Dealing with betrayal
Let’s talk specifically about the different types of betrayal, and how to deal with the feeling of betrayal itself.
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Dealing with betrayal 

Why does betrayal hurt so much? At times, dealing with betrayal can feel practically impossible. When someone stabs you in the back, destroys your trust and forces you to consider moving on, putting your head back on straight is harder than it seems.  

Our recent article on betrayal talks about how to move on from a bad experience. Before you read that, though, let’s talk specifically about the different types of betrayal, and how to deal with the feeling of betrayal itself—the feeling of losing your sense of stability and safety.

Types of betrayal 

Romantic relationship betrayal

Betrayal comes in many forms. One of the most painful types of betrayal is romantic betrayal, where your partner deceives, lies or hurts you in a relationship-defining way. In fact, relationship betrayal is so potent that somewhere between 30 and 60 percent of all romantic partners who’ve experienced betrayal in their relationships report symptoms of post-traumatic stress disorder (PTSD), anxiety or depression. 

Like PTSD, romantic betrayal has long lasting aftereffects. As psychologist Dennis Ortman reports, “Similar to trauma victims, it is not unusual for betrayed spouses to replay in their minds previously assumed benign events. Those times when their spouse became defensive when asked a simple question, or the late nights at work, or the text messages from unnamed friends—all of these become viewed as possible deceitful acts.”

The impact of romantic relationship betrayal can lead to overwhelming feelings of distrust, a rift in the physical relationship between partners and much more. 

Although the most common kinds of romantic betrayal involve cheating, abuse, ghosting and gaslighting, there are many other kinds of relationship betrayal. For instance, you might feel betrayed by a partner who is constantly working, makes plans and cancels them, or lashes out at your family. 

Friendship betrayal 

Why does betrayal hurt so much? If you’ve ever been betrayed by a friend, you know the answer: because betrayal always comes from the people you trust most. In this way, friendship betrayal can hurt more than any other kind. When a close friend turns around and deceives you, it can feel like your whole world is falling apart.

Maybe you’ve just had a health scare and your friends ghosted you. Maybe you’re going through a divorce and your BFF hasn’t been around to talk. Or maybe your friend swooped in and started dating someone you had your eyes on. In any case, friends that betray you can make it hard to open yourself back up to the prospect of new friendships with others.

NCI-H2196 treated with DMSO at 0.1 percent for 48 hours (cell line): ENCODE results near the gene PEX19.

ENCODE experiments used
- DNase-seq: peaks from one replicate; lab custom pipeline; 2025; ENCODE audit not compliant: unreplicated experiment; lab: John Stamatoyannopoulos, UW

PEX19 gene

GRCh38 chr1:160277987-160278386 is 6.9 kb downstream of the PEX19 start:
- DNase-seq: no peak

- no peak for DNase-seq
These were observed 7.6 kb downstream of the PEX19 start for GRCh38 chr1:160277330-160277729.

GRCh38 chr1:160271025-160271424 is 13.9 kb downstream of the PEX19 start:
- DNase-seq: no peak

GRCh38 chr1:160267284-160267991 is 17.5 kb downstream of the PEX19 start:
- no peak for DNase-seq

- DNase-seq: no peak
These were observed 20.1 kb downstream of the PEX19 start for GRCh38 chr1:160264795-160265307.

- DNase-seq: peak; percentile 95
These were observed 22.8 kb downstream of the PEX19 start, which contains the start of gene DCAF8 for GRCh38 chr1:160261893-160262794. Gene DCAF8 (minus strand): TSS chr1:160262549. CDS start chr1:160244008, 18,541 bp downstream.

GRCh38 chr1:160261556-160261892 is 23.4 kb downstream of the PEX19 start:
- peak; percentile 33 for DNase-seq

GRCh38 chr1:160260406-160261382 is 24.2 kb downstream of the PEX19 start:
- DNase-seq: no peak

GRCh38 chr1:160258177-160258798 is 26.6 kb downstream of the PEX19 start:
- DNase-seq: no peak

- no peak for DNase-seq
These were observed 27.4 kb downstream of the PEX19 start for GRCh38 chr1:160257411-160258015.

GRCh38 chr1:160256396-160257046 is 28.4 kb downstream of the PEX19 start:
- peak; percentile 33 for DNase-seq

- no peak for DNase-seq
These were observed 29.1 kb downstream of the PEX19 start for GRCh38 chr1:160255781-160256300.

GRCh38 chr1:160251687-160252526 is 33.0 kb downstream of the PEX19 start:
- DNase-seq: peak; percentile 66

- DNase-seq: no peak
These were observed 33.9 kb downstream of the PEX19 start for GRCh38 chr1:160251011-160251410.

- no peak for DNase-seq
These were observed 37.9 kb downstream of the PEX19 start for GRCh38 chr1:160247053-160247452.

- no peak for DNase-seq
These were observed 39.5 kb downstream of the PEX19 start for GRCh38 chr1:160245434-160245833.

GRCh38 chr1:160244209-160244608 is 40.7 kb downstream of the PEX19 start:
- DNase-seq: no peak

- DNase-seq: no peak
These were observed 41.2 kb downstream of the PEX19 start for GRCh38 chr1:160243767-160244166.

Family betrayal  

In life, we learn almost everything about love, attachment and connection from our family. As infants, the way we’re brought up can have a distinct impact the kind of attachment style we develop with our partners and friends. 

“We unconsciously expect our romantic partners to act as our parents did, and therefore, we act in certain ways due to these expectations,” says Krista Jordan, PhD, a Texas-based psychologist and couples therapist. “These tendencies play out whether or not we realize it.

When we’re betrayed, the way we deal with that betrayal is closely related to how we attach to our family. For these reasons, being betrayed by family is almost worse than anything else. 

Whether a family member stole money from you, disowned you, disapproved of your partner, refused to accept your sexual orientation, failed to show up for an important life moment or didn’t offer you help when you needed it most, the emotional wounds that come from family betrayal are prevalent and long-lasting. 

Dealing with betrayal 

Before you start the long and difficult process of moving on from betrayal, it’s important to take some time to yourself in order to process what’s happened. Here’s some tips for dealing with betrayal before deciding what to do next. 

Allow yourself a moment to feel

Like the death of a loved one or the end of a relationship, betrayal triggers the stages of grief: shock, denial, anger, bargaining, depression and, eventually, acceptance. Other feelings, like confusion and grief, will likely show up as well.

When these feelings happen, it’s important not to stifle them. You might want to try and avoid the pain or drown it out with vices, but doing so won’t actually make that pain go away. Instead, you’ll only be suppressing those emotions for a time, and when they do resurface—which they inevitably will—they’ll be much stronger and more volatile.